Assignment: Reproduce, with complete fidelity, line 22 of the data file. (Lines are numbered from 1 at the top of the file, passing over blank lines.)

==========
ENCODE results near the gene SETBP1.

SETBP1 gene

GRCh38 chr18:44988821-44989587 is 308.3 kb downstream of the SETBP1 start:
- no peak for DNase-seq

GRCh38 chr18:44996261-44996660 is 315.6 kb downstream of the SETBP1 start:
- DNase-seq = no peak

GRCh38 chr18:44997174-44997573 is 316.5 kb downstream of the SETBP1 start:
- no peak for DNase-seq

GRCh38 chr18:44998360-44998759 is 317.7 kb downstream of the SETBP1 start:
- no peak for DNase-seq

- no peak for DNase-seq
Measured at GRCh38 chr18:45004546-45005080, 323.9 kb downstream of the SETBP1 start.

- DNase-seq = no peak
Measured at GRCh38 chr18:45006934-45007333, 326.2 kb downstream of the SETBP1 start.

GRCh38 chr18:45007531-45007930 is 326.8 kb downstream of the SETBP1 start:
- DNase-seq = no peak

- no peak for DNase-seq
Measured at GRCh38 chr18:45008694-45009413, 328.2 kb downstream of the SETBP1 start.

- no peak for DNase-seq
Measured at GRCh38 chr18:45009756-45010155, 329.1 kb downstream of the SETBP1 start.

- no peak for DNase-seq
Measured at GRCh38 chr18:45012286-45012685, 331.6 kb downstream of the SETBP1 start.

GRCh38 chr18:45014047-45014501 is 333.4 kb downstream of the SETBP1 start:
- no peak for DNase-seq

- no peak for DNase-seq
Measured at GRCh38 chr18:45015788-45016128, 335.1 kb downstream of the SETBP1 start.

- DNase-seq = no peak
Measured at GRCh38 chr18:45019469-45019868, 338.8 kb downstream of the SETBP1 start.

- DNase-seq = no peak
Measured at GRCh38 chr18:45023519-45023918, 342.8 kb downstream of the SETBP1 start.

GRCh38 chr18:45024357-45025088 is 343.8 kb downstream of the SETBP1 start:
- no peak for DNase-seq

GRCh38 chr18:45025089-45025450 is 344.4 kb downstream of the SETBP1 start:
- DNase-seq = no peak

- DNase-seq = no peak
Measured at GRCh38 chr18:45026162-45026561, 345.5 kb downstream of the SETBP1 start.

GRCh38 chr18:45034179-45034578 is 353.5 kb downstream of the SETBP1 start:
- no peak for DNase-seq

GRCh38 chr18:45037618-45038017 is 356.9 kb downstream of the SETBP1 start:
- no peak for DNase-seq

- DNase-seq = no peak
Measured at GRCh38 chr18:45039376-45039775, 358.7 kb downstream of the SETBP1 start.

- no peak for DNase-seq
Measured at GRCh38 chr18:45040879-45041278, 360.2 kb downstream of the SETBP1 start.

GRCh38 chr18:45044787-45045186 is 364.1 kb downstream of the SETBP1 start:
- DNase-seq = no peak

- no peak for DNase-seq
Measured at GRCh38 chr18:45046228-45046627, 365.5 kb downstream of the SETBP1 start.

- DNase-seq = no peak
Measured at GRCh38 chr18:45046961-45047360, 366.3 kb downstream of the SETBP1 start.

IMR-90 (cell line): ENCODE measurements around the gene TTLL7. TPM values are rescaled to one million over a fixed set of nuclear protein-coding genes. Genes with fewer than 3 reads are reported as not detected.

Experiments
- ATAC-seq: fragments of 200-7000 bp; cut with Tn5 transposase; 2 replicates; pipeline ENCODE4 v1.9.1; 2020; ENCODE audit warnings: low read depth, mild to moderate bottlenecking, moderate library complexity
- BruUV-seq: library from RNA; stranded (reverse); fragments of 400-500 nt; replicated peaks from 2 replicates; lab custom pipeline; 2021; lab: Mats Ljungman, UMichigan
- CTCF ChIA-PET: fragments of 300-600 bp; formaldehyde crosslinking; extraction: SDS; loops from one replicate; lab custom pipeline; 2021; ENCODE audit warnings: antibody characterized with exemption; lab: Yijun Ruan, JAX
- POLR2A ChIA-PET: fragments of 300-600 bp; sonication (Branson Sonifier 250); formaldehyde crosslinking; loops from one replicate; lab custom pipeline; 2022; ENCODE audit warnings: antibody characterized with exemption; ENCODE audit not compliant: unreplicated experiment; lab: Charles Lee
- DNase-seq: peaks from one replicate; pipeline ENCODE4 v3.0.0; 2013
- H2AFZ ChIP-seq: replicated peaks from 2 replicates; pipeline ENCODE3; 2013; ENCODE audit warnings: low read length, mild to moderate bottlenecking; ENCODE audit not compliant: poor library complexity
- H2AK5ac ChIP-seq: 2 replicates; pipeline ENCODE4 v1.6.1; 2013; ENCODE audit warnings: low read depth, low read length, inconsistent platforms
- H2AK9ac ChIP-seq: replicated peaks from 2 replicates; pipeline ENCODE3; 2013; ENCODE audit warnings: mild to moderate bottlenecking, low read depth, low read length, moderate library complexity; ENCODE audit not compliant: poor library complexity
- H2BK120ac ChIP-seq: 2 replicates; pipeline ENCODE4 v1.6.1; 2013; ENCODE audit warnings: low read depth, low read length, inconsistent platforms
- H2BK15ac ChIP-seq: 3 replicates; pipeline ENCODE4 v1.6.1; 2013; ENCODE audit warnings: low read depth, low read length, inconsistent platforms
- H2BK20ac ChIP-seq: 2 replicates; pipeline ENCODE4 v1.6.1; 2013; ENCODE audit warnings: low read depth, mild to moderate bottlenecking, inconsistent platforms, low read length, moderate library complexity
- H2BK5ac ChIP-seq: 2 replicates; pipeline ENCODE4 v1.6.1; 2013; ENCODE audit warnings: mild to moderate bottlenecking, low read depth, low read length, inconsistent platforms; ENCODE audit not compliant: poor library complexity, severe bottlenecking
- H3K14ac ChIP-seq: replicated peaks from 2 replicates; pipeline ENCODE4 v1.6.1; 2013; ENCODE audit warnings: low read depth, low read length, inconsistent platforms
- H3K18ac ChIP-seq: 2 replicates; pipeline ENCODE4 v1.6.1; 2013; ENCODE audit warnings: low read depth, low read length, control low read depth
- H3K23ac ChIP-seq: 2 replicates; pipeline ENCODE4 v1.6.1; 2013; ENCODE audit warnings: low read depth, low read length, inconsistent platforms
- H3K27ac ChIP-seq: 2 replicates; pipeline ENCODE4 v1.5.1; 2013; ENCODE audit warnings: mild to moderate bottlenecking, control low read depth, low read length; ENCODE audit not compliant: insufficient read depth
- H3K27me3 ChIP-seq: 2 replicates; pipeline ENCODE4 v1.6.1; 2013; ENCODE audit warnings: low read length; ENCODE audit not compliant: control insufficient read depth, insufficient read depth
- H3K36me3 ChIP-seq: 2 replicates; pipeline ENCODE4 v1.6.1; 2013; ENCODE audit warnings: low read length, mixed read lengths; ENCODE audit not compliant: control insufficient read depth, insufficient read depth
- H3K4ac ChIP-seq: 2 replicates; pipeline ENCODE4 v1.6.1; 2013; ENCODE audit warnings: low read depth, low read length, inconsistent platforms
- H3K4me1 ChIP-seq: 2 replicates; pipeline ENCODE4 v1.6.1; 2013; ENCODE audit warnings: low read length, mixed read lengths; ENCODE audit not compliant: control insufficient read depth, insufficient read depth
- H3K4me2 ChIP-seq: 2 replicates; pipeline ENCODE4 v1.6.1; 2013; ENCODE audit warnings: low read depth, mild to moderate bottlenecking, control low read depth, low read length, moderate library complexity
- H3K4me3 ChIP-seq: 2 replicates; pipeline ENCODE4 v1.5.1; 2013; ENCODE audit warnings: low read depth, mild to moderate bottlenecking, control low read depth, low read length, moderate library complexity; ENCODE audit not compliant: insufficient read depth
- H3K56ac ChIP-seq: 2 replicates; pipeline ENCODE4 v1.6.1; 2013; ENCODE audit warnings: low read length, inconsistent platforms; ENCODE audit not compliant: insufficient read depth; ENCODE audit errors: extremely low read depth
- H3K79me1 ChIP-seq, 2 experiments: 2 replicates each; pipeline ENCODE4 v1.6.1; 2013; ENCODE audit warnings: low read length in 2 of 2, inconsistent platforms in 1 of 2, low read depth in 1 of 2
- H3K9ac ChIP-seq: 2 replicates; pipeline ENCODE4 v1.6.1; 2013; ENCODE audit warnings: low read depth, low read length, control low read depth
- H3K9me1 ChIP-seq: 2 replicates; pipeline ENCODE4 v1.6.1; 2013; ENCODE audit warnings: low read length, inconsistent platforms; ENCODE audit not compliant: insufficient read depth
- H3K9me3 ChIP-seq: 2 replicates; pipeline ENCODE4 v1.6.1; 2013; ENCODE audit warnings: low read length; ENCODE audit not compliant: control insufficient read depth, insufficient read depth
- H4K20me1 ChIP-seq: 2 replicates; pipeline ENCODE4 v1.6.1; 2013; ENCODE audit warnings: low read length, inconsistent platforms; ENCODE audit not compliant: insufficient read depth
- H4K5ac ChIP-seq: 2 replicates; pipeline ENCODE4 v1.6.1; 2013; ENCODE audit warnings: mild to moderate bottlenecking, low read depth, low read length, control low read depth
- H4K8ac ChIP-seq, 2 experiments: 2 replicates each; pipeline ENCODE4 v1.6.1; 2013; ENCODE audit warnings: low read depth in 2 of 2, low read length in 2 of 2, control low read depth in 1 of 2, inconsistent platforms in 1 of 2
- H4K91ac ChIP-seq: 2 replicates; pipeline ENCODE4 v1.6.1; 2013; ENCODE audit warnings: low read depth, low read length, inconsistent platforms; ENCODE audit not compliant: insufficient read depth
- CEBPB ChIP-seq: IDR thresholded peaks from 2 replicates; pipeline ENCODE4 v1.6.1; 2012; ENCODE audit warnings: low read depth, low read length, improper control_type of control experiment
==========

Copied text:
Measured at GRCh38 chr18:45012286-45012685, 331.6 kb downstream of the SETBP1 start.